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How the police tried to steal millions in cash from legal cannabis companies
San Bernardino County Sheriff Shannon Dicus is a prime example of what can go wrong when the police force does not watch what happens to the cops. Here’s why.
One of the biggest headaches with running a legal cannabis business is the cash. Since cannabis is still illegal in the eyes of the federal government, it’s nearly impossible to store the cash you’ve made through your state-licensed cannabis business anywhere else. And that leads to another problem: security.
Because most licensed cannabis businesses operate and transact almost entirely in cash, they have become the top target of thieves and robbers. They’ve had to resort to other creative solutions to ensure that their legally-made cash profits are safe, turning to businesses such as transporting cash in armored cars. And then you have bad apples like Sheriff Shannon Dicus who comes and exploits the situation.
Who is Sheriff Shannon Dicus?
Dicus is the 36th Sheriff-Coroner appointed for the San Bernardino County in California, the biggest county in the United States.
The sheriff campaign website reads that he is a “proven public safety leader for San Bernardino County”. However, he has been running a very dirty scam hurting legal cannabis business owners. According to the equitable sharing program of the U.S. Department of Justice, the sheriff’s department can keep as much as 80% of the cash that has been collected through civil forfeitures, except in California, legal cannabis money can’t be seized by cops.
Investigations revealed that San Bernardino deputies have been seizing cannabis money from armored cars, which they then transferred to the FBI, saying that it was to be used as proof for investigations.
Beginning November 2021 through January 2022, armored vans from Empyreal Logistics, which transports money from cannabis businesses, had to give up around $1.1 million in cold, hard cash from legal cannabis sales. Reports from the San Bernardino Sun state that Dicus thought the seizures done by his department were justifiable.
“During the stop, the deputy made further observations, including hearing inconsistent statements made by the driver and company representatives, that led the deputy to believe that the contents of the van were illicit proceeds of unlawful drug sales,” said Dicus regarding a November 16 seizure from an Empyreal van.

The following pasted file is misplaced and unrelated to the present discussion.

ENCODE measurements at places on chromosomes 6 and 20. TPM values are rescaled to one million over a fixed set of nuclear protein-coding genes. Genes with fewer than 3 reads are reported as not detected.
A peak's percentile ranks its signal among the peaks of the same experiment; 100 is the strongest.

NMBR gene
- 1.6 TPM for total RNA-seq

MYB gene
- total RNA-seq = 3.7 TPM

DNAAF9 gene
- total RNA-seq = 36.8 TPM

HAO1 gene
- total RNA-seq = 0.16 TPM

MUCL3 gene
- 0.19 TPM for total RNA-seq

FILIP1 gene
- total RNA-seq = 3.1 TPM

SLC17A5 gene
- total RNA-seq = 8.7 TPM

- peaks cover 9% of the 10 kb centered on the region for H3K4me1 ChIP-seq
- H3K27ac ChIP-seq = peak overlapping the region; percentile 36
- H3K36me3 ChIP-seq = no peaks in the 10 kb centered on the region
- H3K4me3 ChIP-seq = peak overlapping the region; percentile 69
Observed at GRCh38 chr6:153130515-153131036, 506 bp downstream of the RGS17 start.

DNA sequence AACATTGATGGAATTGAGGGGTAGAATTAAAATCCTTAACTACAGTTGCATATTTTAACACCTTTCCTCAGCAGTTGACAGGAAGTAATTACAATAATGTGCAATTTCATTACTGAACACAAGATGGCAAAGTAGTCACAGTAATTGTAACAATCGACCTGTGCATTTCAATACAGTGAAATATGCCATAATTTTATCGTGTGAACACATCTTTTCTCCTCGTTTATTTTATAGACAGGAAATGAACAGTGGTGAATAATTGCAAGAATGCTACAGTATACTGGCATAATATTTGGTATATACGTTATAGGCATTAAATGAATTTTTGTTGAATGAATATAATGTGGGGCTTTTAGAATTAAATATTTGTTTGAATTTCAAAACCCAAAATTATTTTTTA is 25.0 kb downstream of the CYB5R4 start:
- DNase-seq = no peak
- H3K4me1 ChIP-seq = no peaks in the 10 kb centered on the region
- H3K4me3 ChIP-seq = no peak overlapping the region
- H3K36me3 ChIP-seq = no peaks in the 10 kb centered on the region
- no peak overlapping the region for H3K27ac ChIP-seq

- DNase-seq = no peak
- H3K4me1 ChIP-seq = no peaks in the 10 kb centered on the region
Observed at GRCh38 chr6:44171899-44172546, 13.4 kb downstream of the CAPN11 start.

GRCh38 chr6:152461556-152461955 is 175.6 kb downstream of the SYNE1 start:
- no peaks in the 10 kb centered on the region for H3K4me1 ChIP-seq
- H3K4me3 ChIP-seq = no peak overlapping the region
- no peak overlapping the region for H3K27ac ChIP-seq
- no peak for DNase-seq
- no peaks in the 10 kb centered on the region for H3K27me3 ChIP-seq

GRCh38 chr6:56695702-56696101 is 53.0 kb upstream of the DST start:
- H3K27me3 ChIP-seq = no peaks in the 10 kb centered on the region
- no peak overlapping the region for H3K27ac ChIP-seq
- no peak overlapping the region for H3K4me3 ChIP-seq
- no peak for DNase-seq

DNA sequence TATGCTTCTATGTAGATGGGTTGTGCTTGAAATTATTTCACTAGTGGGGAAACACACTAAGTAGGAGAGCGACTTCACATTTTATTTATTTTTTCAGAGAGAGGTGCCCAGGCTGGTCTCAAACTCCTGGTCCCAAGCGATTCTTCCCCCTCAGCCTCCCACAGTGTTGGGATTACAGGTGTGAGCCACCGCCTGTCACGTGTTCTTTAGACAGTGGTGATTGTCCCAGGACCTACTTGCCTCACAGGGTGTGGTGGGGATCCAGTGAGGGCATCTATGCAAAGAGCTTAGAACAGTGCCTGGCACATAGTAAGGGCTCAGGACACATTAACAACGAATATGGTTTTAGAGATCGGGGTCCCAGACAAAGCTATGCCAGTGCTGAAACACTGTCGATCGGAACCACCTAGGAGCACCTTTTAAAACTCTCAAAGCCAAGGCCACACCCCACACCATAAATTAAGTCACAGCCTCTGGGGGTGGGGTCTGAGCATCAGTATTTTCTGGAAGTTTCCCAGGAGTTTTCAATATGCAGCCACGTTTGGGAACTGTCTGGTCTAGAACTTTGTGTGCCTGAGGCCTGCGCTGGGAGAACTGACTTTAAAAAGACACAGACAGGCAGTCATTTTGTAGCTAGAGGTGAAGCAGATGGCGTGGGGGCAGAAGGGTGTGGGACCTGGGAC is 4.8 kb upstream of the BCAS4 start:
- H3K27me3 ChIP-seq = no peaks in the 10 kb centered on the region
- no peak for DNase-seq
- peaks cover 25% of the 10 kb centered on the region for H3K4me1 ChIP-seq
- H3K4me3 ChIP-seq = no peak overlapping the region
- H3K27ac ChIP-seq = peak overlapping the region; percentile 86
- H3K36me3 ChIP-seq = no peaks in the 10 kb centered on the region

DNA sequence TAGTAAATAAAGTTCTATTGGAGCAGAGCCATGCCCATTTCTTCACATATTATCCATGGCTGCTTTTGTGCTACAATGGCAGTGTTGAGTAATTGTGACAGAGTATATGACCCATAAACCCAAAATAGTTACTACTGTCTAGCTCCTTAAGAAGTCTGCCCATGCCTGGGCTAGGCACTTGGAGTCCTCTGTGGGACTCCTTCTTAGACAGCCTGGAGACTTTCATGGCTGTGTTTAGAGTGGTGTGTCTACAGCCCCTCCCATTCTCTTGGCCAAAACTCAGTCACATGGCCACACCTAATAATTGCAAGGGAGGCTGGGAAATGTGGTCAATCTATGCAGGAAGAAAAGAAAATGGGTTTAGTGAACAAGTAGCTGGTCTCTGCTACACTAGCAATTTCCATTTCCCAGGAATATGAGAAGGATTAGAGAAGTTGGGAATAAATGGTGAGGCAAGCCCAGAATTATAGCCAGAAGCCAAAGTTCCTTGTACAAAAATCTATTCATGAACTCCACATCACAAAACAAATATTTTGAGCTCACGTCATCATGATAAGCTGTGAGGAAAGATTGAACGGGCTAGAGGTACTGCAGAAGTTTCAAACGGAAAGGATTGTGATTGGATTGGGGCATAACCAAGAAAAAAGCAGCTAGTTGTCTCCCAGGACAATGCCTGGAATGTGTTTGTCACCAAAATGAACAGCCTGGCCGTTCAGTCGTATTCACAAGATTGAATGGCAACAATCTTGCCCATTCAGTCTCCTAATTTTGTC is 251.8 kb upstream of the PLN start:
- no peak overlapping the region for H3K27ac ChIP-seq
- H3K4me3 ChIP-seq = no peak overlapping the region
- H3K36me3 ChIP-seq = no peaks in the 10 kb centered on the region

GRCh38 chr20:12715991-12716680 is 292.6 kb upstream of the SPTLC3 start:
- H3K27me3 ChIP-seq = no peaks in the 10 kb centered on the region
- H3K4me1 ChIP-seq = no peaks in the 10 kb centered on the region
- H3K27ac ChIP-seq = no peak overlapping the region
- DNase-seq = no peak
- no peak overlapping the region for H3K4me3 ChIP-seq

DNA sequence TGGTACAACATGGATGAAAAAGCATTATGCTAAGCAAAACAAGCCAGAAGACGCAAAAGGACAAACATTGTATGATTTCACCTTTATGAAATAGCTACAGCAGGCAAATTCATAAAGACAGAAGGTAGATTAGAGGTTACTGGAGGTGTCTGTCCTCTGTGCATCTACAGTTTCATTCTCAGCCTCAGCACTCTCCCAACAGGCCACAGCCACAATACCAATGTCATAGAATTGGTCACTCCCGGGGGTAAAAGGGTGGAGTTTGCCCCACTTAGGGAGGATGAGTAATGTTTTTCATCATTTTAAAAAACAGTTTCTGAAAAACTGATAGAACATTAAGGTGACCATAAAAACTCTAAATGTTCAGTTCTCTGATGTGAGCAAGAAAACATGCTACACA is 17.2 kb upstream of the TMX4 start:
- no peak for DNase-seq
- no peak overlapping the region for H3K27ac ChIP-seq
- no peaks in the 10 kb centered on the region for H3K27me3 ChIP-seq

Deputy J. Franco was able to get a search warrant then confiscated $700,000 which legitimately belonged to four state-licensed marijuana businesses.
Then again, something similar happened on December 9. The same van of Empyreal changed lanes without a signal. It was also found that they used a document to instruct the Empyreal driver how to react should they be pulled over by law enforcement. “Specifically, the document instructed the driver to ‘never say the words cannabis or marijuana’ and ‘never say the names of the banks or clients we service.” A cool $350,000 was seized from Empyreal on that date.
No citations were issued just like in the November stop.
By January 6th, the date of the third seizure, Empyreal had paused their transportation of cannabis money in San Bernardino County because of the previous heists. Instead, they were transporting rolled coins that were not from the cannabis industry.
Again, they didn’t issue citations, but the Empyreal driver questioned the deputy why their cars were always being targeted, the deputy merely said that it was political and didn’t elaborate.
Empyreal strikes back
On January 14th, 2022, Empyreal filed a lawsuit with the US District Court which demanded that Sheriff Dicus, as well as DEA Administrator Anne Milgram and FBI Director Christopher Wray, stop the targeting of the Empyreal vans. They stated that the seizures were “highway robbery”. Dicus thought that the lawsuit was “no more than a special-interest crusade and a blatant attempt to interfere with ongoing local criminal investigations.”
According to Empyreal, “the deputies had planned the stop in advance and would have pulled over the driver and the Empyreal vehicles regardless of how carefully or lawfully it was driven.” After all, it has become clear that they were only after the money and trying to get away with their dirty scam. The deputies alleged that a drug-sniffing dog turned them on to the van, though Empyreal denies this:
“Video footage from the vehicle does not show the dog alert on the vehicle. Instead, it shows the dog is barely interested in the vehicle.”
However, the Empyreal van did have a security audio system recording. It could be heard that the deputies were expressing excitement about the $700,000 they seized and were thus disappointed about the smaller size the second time around.
Injustice for Justice, a non-profit law firm specializing in cases that arose from civil forfeiture, was hired by Empyreal. “We are pleased to have helped Empyreal achieve a successful result and return to business operations in San Bernardino County,” says Senior Attorney Dan Alban. “We will continue to challenge the use of civil forfeiture nationwide at the state and federal level,” he says.
Because of this, Dicus changed his stance. On May 6th, the San Bernardino County Sheriff’s Department responded, saying that they will continue working against “illegal marijuana grows and criminal enterprises,” while keeping Empyreal out of the picture.
“Both sides also acknowledge that Empyreal is part of the solution to help with financial transparency and that San Bernardino Deputies are not highway robbers as previously reported in the media,” says a press release by the Sheriff’s Department.
Sheriff Dicus is a prime example of what can go wrong when the police force does not watch what happens to the cops. Don’t allow your cops to treat you like shit the way he did.
© 420 Intel
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